The topic at the last Alliance breakfast club, How much influence does philanthropy have? provoked much debate. One of the speakers, Linsey McGoey, used the Chan Zuckerberg Initiative to illustrate her argument. The author of No such thing as a free gift contended that the legal structure chosen by Priscilla Chan and Mark Zuckerberg helps them evade scrutiny and gain unchecked power. For their part, the tech philanthropists say their motivation is to ‘cure, prevent or manage all disease within their children’s lifetime’ rather than build personal influence.
We need funders – grantmakers as well as philanthropists – to be vocal and bold.
What I see in my own UK-based reality is very different. Unprecedented welfare cuts have led to an increase in social need across the country, many brilliant individual charities are fighting to survive, and a battered charity sector is struggling to find its voice. No single organization can address complex problems like mental ill-health or homelessness. Our context calls for more collaboration, more leadership.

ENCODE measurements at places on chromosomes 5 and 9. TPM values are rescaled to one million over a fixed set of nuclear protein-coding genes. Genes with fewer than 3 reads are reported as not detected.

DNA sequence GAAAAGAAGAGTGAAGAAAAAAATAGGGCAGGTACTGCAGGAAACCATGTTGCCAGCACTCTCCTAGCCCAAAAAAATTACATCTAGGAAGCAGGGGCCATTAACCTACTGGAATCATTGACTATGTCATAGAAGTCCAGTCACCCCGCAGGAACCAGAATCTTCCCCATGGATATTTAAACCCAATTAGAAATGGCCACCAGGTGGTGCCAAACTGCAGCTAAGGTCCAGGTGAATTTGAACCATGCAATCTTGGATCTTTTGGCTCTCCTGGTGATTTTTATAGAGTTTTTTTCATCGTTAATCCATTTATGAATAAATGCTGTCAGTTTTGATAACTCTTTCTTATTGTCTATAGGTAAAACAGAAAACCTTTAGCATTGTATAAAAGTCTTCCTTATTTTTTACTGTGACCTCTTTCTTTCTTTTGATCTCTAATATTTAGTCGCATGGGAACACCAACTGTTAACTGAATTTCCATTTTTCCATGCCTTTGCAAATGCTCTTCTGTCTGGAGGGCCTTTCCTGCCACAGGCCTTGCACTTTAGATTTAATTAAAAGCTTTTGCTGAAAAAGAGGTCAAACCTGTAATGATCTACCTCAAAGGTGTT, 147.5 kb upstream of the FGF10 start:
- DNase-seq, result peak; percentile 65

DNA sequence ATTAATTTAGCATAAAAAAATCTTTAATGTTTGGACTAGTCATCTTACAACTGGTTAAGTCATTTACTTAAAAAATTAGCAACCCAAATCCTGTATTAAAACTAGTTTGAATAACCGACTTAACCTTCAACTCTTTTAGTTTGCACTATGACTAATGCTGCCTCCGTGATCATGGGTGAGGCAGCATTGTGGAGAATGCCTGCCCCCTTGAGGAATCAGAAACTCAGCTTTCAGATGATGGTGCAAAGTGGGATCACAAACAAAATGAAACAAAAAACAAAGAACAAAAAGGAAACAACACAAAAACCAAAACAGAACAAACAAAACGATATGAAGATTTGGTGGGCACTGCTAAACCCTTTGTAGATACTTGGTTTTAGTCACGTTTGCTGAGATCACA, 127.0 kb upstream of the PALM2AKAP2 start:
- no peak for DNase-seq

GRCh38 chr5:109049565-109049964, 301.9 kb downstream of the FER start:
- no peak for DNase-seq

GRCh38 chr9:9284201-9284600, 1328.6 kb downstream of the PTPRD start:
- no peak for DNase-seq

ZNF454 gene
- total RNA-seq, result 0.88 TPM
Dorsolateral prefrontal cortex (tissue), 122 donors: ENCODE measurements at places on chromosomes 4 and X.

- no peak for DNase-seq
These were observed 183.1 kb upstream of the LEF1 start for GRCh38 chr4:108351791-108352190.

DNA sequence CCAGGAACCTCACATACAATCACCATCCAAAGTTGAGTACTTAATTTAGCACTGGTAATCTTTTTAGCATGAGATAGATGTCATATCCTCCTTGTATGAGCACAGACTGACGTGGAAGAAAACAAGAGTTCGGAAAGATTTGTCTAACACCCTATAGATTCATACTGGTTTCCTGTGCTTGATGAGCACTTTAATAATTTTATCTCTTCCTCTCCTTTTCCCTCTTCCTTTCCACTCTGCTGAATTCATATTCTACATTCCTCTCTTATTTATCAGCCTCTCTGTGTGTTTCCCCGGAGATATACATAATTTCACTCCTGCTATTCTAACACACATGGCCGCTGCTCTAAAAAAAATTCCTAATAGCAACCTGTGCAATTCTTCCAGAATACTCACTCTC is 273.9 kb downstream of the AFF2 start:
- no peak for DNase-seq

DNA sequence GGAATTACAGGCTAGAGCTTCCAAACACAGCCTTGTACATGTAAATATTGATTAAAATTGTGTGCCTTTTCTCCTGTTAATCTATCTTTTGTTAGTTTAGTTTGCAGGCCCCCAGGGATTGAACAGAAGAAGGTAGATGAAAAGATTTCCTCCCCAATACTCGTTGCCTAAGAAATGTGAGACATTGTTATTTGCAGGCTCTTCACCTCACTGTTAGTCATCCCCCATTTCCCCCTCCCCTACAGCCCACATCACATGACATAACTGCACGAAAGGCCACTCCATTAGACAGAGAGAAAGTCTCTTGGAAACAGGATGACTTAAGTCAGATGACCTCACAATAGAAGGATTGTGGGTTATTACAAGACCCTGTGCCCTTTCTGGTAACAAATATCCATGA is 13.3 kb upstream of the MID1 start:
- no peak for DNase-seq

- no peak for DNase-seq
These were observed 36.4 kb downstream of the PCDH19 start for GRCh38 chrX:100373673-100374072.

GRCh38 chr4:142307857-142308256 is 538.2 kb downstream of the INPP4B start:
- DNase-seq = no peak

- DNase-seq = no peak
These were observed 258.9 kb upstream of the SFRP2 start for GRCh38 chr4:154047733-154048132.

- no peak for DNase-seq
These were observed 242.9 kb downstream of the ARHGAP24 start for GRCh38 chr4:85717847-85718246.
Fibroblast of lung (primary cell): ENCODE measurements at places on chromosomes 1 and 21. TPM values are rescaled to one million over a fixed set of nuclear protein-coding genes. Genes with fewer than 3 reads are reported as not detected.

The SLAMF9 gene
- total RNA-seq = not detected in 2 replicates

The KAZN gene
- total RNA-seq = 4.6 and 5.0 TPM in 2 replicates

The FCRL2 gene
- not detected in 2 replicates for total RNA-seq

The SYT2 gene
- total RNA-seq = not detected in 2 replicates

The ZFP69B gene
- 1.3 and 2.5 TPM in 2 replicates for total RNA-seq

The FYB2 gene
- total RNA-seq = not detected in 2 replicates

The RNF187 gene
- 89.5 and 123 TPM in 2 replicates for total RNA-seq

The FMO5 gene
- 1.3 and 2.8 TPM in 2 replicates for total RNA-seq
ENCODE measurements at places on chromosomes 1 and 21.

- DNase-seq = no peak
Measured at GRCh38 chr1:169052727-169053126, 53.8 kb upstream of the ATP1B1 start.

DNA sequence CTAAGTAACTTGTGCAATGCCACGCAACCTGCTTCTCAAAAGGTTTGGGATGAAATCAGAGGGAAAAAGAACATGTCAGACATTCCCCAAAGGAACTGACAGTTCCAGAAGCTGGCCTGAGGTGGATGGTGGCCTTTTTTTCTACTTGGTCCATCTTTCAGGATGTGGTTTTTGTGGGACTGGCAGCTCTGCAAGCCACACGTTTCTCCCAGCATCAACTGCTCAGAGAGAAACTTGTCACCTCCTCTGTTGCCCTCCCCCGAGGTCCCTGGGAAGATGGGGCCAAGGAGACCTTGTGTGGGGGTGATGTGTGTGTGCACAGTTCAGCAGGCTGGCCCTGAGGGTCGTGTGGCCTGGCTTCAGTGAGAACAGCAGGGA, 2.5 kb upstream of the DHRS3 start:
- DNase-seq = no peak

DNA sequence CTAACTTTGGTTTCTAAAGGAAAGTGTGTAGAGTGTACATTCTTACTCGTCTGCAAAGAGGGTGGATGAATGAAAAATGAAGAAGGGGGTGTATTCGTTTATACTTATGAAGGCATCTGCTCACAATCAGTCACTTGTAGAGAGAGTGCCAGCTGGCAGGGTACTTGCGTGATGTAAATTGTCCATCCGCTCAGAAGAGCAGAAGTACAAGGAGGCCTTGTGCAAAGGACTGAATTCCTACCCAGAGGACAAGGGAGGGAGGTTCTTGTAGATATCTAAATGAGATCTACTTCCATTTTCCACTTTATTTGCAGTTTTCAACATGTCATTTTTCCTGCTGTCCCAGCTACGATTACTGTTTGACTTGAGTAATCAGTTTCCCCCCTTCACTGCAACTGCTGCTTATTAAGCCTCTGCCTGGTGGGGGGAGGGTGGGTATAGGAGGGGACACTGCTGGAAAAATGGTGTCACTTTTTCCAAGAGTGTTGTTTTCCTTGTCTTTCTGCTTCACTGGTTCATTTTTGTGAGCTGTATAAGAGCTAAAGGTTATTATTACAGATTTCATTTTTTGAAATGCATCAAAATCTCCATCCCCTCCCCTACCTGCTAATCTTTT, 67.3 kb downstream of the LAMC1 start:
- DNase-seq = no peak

It also means we need funders – grantmakers as well as philanthropists ¬– to be vocal and bold. Having funded places or issues for decades, many grantmakers and philanthropists have valuable experience and insights to contribute. Yet they shy away from public debate. Funders like The Sutton Trust, which takes a stance on the importance of education for advancing social mobility, are few and far between.
Funders don’t only have wealth at their disposal. They also have a wealth of knowledge and, crucially, the opportunity to exert influence. Let’s see them make more of these valuable assets.
Deputy director of research & consulting, New Philanthropy Capital
On the same topic: ‘Give power to grantees‘ by Angela Seay, ‘Choose carefully: thoughts on philanthropy’s bankers‘ by Karin Jestin, and ‘Democratize philanthropy‘ by Eugenie Harvey.